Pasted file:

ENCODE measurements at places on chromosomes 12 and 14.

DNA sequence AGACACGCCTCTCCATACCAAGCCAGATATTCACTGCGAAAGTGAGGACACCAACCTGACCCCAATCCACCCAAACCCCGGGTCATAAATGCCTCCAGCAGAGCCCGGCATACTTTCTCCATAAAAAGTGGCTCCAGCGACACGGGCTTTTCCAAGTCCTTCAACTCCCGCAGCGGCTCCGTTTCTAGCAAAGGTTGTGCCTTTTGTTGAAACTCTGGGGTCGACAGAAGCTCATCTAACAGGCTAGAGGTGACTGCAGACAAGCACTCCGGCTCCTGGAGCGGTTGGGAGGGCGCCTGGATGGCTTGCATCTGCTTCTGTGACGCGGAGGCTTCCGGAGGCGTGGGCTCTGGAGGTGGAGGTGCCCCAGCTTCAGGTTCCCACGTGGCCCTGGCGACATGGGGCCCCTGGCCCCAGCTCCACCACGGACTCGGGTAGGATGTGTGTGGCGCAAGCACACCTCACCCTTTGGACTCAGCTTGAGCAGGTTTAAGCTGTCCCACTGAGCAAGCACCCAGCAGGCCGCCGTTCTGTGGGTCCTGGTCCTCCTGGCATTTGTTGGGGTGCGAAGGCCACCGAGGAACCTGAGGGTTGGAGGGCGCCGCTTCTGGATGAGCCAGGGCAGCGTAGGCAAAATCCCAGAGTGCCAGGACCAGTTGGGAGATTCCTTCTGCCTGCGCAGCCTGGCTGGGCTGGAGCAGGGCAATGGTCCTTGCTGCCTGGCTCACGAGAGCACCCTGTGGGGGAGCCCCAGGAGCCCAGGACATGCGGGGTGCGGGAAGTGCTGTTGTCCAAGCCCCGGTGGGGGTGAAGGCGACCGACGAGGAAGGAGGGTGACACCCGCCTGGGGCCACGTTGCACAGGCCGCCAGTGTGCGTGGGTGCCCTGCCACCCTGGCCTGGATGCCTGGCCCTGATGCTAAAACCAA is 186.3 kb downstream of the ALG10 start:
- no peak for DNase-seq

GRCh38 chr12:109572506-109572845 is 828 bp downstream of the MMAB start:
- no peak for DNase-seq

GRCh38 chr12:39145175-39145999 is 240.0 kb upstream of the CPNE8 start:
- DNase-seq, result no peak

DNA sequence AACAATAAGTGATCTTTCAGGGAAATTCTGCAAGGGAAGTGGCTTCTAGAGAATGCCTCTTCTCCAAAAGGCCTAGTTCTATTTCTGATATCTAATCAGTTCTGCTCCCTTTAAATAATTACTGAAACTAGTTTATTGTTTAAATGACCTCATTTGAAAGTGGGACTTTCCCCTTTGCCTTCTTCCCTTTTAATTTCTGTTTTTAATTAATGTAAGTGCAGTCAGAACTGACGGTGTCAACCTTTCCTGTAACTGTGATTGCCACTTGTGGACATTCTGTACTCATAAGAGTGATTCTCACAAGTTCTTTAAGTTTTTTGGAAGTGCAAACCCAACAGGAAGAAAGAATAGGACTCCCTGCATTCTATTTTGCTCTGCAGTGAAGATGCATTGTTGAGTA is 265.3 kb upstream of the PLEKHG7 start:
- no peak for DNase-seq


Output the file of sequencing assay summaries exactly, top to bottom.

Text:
ENCODE measurements at places on chromosomes 12 and 14.

DNA sequence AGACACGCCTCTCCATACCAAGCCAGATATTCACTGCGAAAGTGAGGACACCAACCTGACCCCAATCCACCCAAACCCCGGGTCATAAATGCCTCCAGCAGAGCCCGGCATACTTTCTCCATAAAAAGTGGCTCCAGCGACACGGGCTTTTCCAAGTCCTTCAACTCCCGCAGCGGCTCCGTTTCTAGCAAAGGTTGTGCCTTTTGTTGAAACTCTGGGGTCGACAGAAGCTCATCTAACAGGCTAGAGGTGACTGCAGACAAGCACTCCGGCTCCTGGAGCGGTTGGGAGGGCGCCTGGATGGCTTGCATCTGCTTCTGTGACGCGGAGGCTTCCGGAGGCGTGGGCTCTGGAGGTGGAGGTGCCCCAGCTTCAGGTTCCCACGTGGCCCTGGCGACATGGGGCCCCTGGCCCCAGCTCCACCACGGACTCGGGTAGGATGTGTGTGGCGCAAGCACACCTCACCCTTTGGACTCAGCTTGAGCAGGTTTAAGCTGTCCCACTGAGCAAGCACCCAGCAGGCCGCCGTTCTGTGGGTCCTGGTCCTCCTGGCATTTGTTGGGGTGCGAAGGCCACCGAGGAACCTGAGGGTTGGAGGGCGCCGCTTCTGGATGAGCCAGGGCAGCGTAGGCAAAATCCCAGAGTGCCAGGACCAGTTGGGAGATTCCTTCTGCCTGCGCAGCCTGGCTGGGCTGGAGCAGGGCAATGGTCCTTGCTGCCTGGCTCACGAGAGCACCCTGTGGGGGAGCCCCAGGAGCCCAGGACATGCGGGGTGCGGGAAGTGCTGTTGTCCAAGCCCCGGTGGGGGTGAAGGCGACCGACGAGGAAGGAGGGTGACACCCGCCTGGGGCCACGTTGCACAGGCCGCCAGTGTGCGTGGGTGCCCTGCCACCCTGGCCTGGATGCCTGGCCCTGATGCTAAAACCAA is 186.3 kb downstream of the ALG10 start:
- no peak for DNase-seq

GRCh38 chr12:109572506-109572845 is 828 bp downstream of the MMAB start:
- no peak for DNase-seq

GRCh38 chr12:39145175-39145999 is 240.0 kb upstream of the CPNE8 start:
- DNase-seq, result no peak

DNA sequence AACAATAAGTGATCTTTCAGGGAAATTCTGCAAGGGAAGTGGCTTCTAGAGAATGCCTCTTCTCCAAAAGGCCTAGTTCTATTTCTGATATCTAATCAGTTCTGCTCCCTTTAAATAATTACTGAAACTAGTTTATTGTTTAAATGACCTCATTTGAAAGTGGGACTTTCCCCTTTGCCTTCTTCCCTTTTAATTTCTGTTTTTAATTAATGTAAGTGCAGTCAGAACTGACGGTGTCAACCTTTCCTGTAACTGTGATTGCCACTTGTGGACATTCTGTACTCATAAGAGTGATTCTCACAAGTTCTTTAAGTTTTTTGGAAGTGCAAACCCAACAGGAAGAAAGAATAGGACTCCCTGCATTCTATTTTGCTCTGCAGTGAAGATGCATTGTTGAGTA is 265.3 kb upstream of the PLEKHG7 start:
- no peak for DNase-seq